' ' Cinema Romantico: Spring Forward

Thursday, April 12, 2007

Spring Forward

In "Adaptation" there was a scene in which legendary screenwriting guru Robert McKee (played by Brian Cox) advises Charlie Kaufmann (Nicolas Cage) regarding his latest script. "Wow them in the end," says McKee. Well, that's true. You can get your audience with the ending. You can lose them, too. You can lose them like Nebraska coach Bill Callahan lost the 2007 Cotton Bowl when he chose to run Marlon Lucky off-tackle for, perhaps, the 107th time in the game on 3rd-and-frickin'-8 when we were down by 3 points and out of field goal range with less than a minute to play (not that I'm still ragingly bitter).

To sum up "Spring Forward" (which was released all the way back in 1999) in one of those tidy little phrases you could say it's like "Before Sunrise/Before Sunset" but with a father/son situtation rather than a boy and a girl. It's like a play filmed outdoors. The dialogue is substantial and the plot, well, don't get this DVD off Netflix (as Cinema Romantico did) if you're in search of some measly plot.

Liev Schrieber is Paul, an ex-con, though an exceedingly small-time one (he held up a Dunkin' Donuts on a whim), who comes to work for the Parks Department in a small, northeastern town. He is paired with the older Murph (Ned Beatty). The film is then presented as a series of extended vignettes that "spring forward" in time as the relationship between the two men deepens and we learn more and more about them through their conversation.

The dialogue is simply exceptional and struck a deep chord with me, and most likely will with you too. The talks cover everything - life, and love, and God, and Christmas ornaments that can be purchased at Walmart. None of it sounds forced. And the two actors - Beatty, in particular - are astounding. The speech patterns, the way the words flow, is authentic to the hilt.

There's a scene the two men share almost entirely at a park bench, in which Murph enjoys the wonders of pot for the first time, and with fall foilage hovering in the background, is so perfect and so true that I wanted to stand up and cheer. It will overwhelm you. There are some scenes which will re-affirm your faith in the movies. This is one of them.

Much like "Before Sunrise/Before Sunset" had the balls to never make Jesse or Celine say "I love you", this movie never has Paul say to Murph anything in the realm of "You're like a father to me". Or Murph say to Paul, "You're like a son to me". The movie clearly wants you to draw this conclusion but chooses not to force-feed it.

And as what appeared to be the final scene, with Paul and Murph in their truck during the Christmas season, played out I felt the Unforced Smile coming on. What a movie, I thought to myself.

But then something happens. Oh, dear God in heaven, does it happen. And a movie that had avoided cheap drama, grandstanding, heavy-handed symbolism, and - for the most part - artificiality suddenly reverses direction and includes all of that in one sequence that is the cinematic equivalent of taking a shot of Old Crow (gag, gag, then vomit).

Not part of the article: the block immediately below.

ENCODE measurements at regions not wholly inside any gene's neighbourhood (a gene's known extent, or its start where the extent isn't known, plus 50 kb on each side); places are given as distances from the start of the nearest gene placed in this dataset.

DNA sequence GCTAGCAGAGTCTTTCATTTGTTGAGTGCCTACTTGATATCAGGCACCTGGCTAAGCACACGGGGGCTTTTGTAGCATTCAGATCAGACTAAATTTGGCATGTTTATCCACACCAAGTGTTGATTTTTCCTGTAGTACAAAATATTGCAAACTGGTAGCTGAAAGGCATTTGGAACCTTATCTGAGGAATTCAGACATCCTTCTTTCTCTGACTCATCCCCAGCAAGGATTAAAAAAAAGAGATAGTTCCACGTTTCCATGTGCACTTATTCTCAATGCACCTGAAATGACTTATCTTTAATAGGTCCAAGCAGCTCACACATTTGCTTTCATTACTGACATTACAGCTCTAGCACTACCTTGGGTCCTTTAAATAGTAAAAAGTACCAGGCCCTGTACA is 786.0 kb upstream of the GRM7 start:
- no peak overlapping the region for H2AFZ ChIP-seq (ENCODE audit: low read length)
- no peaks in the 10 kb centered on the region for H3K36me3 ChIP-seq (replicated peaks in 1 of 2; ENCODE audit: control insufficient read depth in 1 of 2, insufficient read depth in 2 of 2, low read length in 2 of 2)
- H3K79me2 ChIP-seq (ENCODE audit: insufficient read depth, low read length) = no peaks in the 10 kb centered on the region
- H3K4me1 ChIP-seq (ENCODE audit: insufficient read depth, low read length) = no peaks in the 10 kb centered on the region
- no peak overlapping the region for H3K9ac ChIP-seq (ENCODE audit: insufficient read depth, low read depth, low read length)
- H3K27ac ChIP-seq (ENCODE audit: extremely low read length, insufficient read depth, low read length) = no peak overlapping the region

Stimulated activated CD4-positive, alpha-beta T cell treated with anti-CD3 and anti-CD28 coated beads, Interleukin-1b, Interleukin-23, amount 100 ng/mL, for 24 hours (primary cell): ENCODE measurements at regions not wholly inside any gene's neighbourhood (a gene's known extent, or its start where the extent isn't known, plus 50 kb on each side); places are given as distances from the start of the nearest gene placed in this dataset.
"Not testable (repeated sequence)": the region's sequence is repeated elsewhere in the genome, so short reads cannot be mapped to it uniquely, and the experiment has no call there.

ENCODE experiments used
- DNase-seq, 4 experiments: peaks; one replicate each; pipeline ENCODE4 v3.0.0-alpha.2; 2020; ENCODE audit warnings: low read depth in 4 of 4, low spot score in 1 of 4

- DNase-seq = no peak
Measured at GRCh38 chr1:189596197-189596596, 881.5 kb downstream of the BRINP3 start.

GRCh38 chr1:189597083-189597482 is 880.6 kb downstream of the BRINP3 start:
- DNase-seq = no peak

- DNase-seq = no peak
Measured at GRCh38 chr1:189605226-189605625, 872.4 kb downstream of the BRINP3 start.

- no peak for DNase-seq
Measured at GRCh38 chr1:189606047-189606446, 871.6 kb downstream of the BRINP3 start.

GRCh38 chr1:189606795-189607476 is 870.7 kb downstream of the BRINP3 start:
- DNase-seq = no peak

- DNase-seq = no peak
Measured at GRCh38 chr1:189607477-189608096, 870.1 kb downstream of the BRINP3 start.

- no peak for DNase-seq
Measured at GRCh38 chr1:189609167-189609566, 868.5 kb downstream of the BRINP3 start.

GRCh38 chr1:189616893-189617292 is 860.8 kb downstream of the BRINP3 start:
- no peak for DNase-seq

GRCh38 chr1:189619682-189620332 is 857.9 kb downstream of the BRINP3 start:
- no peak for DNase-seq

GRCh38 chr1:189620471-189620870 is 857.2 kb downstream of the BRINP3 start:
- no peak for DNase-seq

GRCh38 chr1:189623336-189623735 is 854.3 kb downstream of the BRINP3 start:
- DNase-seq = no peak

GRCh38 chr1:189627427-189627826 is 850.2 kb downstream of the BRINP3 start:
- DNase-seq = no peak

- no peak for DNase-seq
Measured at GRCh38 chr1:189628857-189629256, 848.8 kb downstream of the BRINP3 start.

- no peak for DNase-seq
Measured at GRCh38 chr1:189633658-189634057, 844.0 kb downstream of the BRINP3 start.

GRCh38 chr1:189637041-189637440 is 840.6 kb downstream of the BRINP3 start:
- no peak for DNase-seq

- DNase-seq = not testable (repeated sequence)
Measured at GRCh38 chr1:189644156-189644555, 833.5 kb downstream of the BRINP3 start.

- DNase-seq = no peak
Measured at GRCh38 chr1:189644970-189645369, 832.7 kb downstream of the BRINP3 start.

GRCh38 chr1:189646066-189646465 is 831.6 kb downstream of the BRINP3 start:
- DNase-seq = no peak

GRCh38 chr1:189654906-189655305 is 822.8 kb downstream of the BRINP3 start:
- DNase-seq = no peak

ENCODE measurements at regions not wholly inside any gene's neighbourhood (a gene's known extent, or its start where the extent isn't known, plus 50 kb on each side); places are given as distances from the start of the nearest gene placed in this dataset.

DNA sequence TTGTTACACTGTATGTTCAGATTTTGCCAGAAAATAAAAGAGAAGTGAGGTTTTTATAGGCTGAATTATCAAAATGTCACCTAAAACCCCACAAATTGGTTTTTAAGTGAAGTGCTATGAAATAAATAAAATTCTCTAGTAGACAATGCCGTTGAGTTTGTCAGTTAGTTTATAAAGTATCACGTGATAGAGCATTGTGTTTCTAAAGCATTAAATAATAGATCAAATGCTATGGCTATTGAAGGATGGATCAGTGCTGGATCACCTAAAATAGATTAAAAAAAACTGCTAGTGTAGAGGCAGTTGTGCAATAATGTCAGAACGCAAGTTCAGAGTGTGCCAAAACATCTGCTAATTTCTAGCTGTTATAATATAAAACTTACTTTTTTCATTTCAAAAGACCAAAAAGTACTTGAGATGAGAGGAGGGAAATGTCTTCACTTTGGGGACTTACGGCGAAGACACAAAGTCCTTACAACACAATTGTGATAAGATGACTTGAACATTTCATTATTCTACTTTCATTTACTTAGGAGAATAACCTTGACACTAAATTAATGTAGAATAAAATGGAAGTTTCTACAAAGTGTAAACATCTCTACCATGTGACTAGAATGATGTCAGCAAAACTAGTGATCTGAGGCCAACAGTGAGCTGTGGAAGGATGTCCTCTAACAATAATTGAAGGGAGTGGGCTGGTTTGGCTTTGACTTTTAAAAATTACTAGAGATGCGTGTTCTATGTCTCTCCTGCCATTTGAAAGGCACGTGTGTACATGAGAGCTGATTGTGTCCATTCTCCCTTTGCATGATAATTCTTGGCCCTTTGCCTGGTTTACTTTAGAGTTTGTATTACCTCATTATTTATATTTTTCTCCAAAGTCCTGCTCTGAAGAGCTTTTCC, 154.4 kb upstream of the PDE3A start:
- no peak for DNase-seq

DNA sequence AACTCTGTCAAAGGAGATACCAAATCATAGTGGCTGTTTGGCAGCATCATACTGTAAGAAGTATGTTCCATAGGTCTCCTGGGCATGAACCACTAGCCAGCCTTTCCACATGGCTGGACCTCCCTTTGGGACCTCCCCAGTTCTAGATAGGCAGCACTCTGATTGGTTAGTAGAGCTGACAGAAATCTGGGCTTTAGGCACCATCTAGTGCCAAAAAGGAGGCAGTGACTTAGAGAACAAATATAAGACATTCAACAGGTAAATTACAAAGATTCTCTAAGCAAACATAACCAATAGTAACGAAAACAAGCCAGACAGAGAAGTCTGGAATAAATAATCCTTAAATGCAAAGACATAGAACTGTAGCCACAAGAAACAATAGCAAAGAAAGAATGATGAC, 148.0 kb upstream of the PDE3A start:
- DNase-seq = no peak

I don't how to describe it. I have no clue what writer/director Tony Gilroy was thinking. It's wretched. It's horrendous. A screenwriting professor would have made Gilroy stand in the corner after reading it. Even Michael Bay (who wouldn't know subtlety if it bludgeoned him over the head) probably would have read this passage, scratched his head and wondered aloud, "What was that supposed to be?"

I haven't felt this sucker-punched by a movie ending since "Changing Lanes". That was an excellent, four-and-a-half star piece of cinema right through the "ending". The only problem was that it chose to end again. And it was clearly an ending tacked on at the idiotic request of some clueless studio exec who got back the results from the even more clueless test audience. It's still a great, great film and I highly, highly recommend it - just make sure you immediately turn it off when it "ends" (and, believe me, you'll know right when it does).

The problem with the turn "Spring Forward" takes is that - unlike the second ending of "Changing Lanes", or Lindsay Lohan turning up suddenly as a business-woman at the end of "Prairie Home Companion" (which I didn't mind so much, but everyone I know did) - it fatally damages the film. A lot of times a poor turn in the end won't do that but it does here. It changes the characters' perception of everything - everything that would have happened and that is going to happen.

My first inclination is to say Gilroy must have been forced by someone else involved to add this sequence to, I don't know, give it a more slam-bang ending. But I don't know if that's the case. This appears to have been a true independent movie and therefore one must assume Gilroy would have had final say and if he had final say and said this, well, it just gives me stomach aches.

If the rest of the movie had just been so-so, if it hadn't been such a revelation, such a miracle, it wouldn't upset me to such a scorching degree. But because the rest of it was so refreshing, it makes me want to pound on walls and run through the streets screaming obscenities.

In "Adaptation" Robert McKee followed up his above proclamation with the following one, "Find an ending, but don't cheat, and don't you dare bring in a deus ex machina. Your characters must change, and the change must come from them. Do that, and you'll be fine." Well, Gilroy didn't do that. Didn't do it in any way, shape or form.

And guess what? It wasn't fine.

1 comment:

Anonymous said...

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